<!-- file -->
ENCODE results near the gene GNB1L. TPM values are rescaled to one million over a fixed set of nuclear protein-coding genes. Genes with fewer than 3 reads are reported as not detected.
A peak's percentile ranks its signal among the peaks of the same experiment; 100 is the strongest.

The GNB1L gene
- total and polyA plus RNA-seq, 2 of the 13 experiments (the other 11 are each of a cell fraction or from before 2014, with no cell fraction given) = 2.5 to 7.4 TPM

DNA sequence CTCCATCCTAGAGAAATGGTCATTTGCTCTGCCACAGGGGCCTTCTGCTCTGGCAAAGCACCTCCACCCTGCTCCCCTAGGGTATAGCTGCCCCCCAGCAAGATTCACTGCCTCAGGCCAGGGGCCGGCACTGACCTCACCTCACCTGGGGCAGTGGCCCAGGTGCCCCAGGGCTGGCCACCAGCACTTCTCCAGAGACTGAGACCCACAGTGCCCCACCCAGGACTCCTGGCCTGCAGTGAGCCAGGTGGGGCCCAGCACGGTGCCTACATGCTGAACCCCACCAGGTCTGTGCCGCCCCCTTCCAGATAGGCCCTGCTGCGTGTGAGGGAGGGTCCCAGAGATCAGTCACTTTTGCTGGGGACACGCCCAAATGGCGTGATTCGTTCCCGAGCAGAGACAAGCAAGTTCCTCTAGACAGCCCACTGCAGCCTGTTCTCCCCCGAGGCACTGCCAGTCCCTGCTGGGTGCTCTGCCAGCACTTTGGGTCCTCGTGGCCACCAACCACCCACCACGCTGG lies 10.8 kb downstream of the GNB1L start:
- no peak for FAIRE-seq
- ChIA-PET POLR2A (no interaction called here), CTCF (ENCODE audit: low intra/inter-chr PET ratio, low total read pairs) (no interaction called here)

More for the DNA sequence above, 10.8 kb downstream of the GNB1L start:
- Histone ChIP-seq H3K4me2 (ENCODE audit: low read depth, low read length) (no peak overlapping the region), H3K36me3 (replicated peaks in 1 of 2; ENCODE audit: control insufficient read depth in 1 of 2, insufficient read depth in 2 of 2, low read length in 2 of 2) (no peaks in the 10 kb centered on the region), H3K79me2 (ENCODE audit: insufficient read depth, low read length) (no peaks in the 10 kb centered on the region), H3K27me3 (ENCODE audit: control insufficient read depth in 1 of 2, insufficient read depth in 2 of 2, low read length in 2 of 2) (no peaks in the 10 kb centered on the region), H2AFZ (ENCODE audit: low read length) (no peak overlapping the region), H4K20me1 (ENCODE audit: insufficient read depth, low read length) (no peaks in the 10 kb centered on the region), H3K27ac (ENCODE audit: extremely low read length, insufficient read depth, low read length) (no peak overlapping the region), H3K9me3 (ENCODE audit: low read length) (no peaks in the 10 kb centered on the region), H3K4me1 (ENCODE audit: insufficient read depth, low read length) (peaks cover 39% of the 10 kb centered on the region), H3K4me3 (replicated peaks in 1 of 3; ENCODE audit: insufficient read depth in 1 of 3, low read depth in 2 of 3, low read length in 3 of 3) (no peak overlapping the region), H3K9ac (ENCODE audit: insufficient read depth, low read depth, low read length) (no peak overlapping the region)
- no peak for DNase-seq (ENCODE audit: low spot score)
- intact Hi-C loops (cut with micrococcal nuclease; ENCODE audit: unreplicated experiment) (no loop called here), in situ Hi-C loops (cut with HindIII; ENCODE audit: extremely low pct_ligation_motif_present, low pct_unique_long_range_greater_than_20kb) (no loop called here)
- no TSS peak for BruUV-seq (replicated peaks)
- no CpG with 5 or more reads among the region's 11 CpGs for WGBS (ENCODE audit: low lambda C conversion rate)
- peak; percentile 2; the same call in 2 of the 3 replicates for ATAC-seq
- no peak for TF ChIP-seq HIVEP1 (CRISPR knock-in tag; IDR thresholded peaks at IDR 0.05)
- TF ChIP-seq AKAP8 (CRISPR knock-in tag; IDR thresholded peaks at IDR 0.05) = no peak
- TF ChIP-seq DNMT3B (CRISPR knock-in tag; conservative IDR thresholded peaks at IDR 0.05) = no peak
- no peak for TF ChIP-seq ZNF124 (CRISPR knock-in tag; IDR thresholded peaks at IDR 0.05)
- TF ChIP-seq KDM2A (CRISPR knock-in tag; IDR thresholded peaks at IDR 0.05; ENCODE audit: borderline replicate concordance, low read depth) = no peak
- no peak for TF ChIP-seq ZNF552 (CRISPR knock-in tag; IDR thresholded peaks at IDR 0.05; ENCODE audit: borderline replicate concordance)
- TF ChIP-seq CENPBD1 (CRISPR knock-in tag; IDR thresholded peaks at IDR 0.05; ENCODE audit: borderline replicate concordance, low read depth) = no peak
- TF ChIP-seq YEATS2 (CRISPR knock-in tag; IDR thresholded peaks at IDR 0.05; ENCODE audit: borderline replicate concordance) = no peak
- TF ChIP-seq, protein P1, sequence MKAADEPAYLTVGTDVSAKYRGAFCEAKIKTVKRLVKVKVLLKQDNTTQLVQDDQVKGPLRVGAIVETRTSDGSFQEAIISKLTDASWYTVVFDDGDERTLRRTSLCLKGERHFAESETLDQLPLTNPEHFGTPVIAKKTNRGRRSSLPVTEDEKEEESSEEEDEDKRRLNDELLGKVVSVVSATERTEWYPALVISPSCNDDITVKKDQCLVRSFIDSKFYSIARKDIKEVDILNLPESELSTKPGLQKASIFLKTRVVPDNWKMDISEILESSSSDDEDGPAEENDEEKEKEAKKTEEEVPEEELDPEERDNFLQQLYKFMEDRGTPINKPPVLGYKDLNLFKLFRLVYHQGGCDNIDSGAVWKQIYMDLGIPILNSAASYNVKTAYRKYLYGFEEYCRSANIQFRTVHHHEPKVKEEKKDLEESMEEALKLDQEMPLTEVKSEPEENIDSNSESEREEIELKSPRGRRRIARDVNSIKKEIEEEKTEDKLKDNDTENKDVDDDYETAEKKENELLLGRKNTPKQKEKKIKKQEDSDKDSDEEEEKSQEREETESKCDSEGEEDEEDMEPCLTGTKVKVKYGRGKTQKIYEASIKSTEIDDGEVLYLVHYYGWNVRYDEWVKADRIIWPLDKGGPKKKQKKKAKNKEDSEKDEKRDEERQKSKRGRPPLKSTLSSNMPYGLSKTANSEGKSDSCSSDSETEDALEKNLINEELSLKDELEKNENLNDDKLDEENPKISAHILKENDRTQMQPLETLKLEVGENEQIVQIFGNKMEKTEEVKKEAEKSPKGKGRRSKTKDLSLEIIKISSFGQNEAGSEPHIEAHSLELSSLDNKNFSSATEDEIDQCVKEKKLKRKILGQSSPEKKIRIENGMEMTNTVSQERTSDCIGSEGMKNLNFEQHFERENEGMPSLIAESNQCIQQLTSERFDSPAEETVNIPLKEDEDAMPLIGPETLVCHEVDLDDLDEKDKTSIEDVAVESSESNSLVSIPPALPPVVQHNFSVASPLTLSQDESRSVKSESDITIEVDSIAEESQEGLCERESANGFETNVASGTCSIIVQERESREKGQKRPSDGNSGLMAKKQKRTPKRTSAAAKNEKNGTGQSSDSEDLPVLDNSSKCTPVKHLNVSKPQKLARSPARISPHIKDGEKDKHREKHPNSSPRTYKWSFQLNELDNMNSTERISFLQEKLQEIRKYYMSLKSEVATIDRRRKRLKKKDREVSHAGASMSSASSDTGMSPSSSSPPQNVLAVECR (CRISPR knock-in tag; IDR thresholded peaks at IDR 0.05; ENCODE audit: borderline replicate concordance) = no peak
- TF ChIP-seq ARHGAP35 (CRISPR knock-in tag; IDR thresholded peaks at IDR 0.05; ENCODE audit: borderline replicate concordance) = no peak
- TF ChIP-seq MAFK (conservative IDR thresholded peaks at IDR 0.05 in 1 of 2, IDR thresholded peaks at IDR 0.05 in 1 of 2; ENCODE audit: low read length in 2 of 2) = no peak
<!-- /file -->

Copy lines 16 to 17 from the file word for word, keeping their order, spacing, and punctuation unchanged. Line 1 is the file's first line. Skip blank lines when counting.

- TF ChIP-seq AKAP8 (CRISPR knock-in tag; IDR thresholded peaks at IDR 0.05) = no peak
- TF ChIP-seq DNMT3B (CRISPR knock-in tag; conservative IDR thresholded peaks at IDR 0.05) = no peak